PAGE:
Blog

A celebration of the visual arts taking place in galleries, homes, studios and other venues throughout Pittenweem

May 17th 2019

The Pittenweem on the May exhibition’s hung! Jean (Festival chair) and myself (Bradley; website and brochure) went across on the May Princess on Sunday on a fantastic sunny calm day, mobbed by puffins. We had only the three hours on the island but we hastened to the lighthouse and hastened through the hanging of  30 works of art. Done, and it looks great. 


Our thanks go to Natural Heritage and to our own infrastructure members Simon and Robert who transported the pieces from Anstruther to the lighthouse (up the hill), then carefully unwrapped them from the miles of bubblewrap.


The lighthouse is open weekends only May to end of July; open all week August to end of September.


March 12th 2019

First Gallery Entry

Strictly speaking, not true but it is the first complete gallery entry. The accolade goes to John Baker’s Artick Design Gallery & Studio. I’ve used as a sample the Cellardyke Harbour image as it includes our flat; not further identifying it as we’re popular enough already.

March 10th 2019

Regular artists & new artists

With the submission date of March 15th for artist registrations not too far off, we’re getting an increasing number of submissions; over 60 so far, creeping up to the final 130+ of last year.


Along with familiar names, such as Colin Jack (see January below) we welcome new artists, such as Madeleine Hand, to the Festival. 

February 2019

Pittenweem on the May

Nope, it had never really occurred to us to stage an exhibition on the Isle of May. We were therefore surprised and immediately thrilled when Sarah Eaton of Scottish Natural Heritage, who have responsibility for the island, approached us in January of this year with the proposal to host an exhibition in the May’s lighthouse.

The first consideration was, who would we exhibit? We realised that in the time we had available we couldn’t organise a solo exhibition: no artist could put together a show in just a few months. Mind you, artists we talked to, whose work we thought would be very suitable for the May, were very interested and enthusiastic.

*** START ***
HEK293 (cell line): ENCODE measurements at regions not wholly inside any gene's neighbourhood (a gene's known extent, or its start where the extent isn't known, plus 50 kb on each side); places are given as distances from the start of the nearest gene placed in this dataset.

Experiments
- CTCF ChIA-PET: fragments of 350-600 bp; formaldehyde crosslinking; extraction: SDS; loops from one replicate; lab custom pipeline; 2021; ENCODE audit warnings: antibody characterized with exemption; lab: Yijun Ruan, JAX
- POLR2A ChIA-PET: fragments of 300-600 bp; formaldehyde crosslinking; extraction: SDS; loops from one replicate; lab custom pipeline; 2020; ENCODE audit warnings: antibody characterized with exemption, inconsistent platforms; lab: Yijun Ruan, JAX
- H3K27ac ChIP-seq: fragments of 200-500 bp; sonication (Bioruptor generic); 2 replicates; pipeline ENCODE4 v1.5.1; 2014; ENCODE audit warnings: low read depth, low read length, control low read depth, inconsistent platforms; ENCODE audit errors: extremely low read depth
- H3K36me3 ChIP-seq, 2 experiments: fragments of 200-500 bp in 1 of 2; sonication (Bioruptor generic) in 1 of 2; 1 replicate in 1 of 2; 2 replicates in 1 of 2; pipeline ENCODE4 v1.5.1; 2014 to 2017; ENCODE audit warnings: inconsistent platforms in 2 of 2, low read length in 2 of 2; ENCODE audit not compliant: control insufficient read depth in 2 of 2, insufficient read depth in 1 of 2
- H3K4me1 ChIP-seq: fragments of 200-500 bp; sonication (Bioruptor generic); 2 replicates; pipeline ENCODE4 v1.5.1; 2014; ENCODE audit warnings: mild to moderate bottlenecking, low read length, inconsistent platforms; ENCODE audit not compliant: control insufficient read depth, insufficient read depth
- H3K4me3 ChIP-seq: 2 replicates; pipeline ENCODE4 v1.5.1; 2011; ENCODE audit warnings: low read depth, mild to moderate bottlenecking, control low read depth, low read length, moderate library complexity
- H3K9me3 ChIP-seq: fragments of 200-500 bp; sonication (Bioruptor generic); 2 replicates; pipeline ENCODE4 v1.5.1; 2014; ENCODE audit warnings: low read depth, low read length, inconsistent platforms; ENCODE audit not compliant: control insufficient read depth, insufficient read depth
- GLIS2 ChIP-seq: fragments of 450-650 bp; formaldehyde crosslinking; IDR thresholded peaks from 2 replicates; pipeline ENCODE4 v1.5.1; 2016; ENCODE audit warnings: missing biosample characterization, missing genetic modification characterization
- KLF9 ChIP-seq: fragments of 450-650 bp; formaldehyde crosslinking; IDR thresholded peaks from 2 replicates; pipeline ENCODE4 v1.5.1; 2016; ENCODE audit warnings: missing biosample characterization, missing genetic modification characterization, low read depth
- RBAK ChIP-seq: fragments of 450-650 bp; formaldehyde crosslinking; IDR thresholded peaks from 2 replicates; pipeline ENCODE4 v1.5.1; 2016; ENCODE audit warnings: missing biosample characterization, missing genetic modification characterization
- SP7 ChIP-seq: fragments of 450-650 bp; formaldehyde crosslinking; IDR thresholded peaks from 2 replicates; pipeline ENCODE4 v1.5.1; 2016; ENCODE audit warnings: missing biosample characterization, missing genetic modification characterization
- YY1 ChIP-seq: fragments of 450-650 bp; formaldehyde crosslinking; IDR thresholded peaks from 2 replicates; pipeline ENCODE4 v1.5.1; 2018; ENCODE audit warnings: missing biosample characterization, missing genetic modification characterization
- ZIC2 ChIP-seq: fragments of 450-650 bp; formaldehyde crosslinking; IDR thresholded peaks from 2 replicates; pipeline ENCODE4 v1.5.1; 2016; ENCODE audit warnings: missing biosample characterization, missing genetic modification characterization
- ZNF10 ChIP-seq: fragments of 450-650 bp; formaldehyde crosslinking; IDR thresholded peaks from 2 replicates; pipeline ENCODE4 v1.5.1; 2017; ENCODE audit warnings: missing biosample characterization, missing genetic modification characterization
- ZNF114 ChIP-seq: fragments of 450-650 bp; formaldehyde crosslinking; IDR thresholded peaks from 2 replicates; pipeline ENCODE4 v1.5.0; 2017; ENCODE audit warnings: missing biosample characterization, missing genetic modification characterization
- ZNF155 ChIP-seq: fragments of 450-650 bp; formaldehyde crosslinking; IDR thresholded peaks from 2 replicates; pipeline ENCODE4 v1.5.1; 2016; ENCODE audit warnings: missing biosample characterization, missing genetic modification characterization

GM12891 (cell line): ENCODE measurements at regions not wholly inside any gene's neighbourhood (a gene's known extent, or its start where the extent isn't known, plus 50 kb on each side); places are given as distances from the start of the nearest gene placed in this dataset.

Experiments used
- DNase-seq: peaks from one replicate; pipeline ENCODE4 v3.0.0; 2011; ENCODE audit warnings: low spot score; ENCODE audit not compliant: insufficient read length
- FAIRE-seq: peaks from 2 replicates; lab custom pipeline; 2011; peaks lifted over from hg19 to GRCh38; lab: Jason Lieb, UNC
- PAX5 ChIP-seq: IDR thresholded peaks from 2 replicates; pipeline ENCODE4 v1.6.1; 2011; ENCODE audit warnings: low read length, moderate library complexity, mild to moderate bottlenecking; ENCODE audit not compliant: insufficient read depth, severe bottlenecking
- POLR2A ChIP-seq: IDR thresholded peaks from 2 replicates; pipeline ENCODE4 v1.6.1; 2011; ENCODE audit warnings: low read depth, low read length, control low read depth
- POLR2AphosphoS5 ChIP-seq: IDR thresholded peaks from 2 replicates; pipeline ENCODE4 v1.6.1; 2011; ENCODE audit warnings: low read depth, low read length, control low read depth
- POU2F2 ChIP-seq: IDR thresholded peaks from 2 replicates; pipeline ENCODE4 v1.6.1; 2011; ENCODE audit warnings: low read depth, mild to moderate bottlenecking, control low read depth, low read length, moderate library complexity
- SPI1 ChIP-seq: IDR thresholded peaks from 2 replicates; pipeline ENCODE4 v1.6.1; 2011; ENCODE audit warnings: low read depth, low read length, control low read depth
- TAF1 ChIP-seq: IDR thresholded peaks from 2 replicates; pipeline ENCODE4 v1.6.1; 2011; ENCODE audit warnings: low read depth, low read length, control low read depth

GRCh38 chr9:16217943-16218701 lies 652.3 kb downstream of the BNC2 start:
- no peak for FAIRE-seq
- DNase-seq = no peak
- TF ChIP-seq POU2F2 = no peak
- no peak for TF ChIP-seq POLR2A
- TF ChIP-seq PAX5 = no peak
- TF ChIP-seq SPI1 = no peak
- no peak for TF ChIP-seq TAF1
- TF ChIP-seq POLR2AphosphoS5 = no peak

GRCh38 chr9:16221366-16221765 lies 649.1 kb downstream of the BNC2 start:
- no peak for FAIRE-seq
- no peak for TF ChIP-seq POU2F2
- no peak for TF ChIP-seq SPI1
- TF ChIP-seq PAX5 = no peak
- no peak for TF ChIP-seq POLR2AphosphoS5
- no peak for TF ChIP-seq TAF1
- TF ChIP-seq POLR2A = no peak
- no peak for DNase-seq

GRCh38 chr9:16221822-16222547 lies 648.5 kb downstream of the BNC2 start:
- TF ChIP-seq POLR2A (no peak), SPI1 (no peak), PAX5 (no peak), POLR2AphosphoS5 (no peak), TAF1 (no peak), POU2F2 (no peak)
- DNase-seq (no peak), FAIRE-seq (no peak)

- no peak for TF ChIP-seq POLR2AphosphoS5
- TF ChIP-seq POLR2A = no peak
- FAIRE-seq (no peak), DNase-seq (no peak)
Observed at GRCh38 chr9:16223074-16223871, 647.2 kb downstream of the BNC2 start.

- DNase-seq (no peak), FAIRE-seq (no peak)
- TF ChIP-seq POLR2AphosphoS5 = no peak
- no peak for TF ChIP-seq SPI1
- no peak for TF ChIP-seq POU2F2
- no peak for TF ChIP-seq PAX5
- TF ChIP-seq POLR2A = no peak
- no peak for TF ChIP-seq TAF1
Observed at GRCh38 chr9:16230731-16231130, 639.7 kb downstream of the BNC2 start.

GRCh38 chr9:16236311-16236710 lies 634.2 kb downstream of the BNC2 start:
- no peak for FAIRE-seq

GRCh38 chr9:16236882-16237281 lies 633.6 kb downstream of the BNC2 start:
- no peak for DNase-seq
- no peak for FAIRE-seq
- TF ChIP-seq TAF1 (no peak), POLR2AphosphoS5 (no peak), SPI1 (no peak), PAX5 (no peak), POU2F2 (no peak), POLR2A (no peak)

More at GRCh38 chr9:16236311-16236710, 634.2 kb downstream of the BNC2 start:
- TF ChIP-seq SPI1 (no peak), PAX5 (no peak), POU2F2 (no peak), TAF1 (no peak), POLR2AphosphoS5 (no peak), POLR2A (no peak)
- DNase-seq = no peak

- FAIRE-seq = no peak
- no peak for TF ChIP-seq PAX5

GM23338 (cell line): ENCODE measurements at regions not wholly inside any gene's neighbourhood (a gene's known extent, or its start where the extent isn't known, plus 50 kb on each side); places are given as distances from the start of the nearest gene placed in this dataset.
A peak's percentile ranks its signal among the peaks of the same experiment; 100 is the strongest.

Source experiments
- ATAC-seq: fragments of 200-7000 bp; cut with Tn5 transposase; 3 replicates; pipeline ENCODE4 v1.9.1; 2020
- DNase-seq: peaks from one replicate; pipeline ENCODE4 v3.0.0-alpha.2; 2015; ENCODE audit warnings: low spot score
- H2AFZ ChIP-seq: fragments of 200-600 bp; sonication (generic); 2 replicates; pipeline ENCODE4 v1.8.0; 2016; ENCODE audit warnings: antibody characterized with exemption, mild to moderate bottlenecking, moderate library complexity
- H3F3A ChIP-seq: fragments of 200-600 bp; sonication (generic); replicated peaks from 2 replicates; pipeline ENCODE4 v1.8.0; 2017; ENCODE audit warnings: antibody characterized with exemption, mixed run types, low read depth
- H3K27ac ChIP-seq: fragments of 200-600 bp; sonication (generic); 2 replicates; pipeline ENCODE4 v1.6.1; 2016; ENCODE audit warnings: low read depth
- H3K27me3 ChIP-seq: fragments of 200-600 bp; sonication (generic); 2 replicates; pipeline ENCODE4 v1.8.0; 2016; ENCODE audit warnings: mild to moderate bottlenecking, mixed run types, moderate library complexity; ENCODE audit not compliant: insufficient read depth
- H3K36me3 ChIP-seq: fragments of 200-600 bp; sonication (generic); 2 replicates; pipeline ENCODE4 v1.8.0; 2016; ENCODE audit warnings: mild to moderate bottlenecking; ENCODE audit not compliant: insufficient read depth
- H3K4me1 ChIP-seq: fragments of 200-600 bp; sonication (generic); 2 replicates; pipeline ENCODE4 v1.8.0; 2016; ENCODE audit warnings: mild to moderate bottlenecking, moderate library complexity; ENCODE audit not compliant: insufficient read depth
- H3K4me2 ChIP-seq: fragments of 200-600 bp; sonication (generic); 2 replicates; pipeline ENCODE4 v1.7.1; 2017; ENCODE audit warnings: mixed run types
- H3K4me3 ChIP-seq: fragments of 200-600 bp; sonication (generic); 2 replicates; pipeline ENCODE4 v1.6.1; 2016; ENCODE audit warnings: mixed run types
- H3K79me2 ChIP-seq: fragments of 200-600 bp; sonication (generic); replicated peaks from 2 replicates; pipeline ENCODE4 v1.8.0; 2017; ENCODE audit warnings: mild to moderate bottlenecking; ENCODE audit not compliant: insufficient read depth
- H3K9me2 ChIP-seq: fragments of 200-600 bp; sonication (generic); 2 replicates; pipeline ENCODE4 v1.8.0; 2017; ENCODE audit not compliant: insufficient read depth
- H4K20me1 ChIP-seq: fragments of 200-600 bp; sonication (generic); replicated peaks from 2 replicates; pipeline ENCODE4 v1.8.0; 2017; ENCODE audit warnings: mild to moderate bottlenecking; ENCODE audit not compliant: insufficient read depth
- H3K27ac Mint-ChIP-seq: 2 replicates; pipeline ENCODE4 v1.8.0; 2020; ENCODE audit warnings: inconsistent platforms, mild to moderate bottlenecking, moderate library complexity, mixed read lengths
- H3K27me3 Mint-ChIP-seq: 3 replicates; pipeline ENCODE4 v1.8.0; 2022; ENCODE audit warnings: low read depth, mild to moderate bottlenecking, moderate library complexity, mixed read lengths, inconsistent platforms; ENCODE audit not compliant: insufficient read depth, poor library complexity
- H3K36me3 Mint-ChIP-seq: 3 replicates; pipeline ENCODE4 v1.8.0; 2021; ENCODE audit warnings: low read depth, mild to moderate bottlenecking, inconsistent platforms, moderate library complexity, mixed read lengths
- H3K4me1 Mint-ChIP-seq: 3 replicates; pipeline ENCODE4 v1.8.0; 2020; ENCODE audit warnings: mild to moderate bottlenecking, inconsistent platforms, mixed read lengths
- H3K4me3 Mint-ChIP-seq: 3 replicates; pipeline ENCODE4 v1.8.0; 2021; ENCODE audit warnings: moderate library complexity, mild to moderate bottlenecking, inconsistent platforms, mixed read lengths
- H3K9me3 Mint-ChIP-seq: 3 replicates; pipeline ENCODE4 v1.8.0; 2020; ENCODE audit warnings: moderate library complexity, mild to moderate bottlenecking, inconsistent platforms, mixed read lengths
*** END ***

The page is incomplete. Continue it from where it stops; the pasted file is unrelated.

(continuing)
The  best idea was a group show which we decided to restrict to Pittenweem artists and galleries, giving them the remit to make their work link in some way to the lighthouse and the May. This has proved to be very successful with over thirty artists responding. 


Sarah had said that we could have two adjoining rooms, so that was a nice way to break up the exhibition but we had to see for ourselves. Before organising the work we had to visit the May to see what the exhibition space would be like. 


Previous visits to the Isle of May had been at more clement times of the year when vegetation and puffins abounded; January is a different matter. Undergoing any trials in the name of art, we set off in the Osprey RIB on what was a really mild and gently hazy day. The outbound trip was fine though coming back we got comprehensively soaked; we hadn’t realised that the Osprey could go at 60 knots an hour. (Okay, it felt like that and it slammed into the waves).


As you can see from the photographs, the island looks a bit craggy but when you visit in May onwards when trips are available, it’ll be greener, more active with wildlife and differently striking.


We’re really enthused with everything about this project and are grateful to SNH for giving us this opportunity to provide a unique outreach for the Festival.

‍Footnote

‍We ‍were ‍accompanied ‍on ‍our ‍trip ‍by ‍Pittenweem ‍artist ‍Dominique ‍Cameron ‍who ‍has ‍arranged ‍with ‍SNH ‍to ‍put ‍on ‍a ‍solo ‍show ‍themed ‍around ‍islands, ‍in ‍2020.


Isle of May and Moon

Lighthouse on approach

Lighthouse stairs

‍View ‍from ‍lighthouse ‍platform

‍Looking ‍South

January 2019

Artist Registration: first in

‍Colin ‍Jack ‍has ‍long ‍held ‍the ‍distinctionof ‍being ‍the ‍first ‍exhibiting ‍artist ‍to ‍submit ‍his ‍registration ‍form ‍and ‍images. ‍And ‍this ‍year ‍he’s ‍done ‍it ‍again. ‍Many ‍thanks ‍Colin ‍for ‍helping ‍out ‍by ‍getting ‍this ‍material ‍in ‍early.


‍Regular ‍admirers ‍of ‍Colin’ ‍work ‍will ‍notice ‍that ‍there’s ‍a ‍difference ‍in ‍style. ‍It’s ‍recognisably ‍Anstruther ‍harbour ‍but ‍done ‍in ‍the ‍Japanese ‍ukiyo ‍style. ‍Not ‍everything ‍has ‍changed ‍as ‍the ‍familiar ‍style ‍will ‍also ‍be ‍on ‍display.



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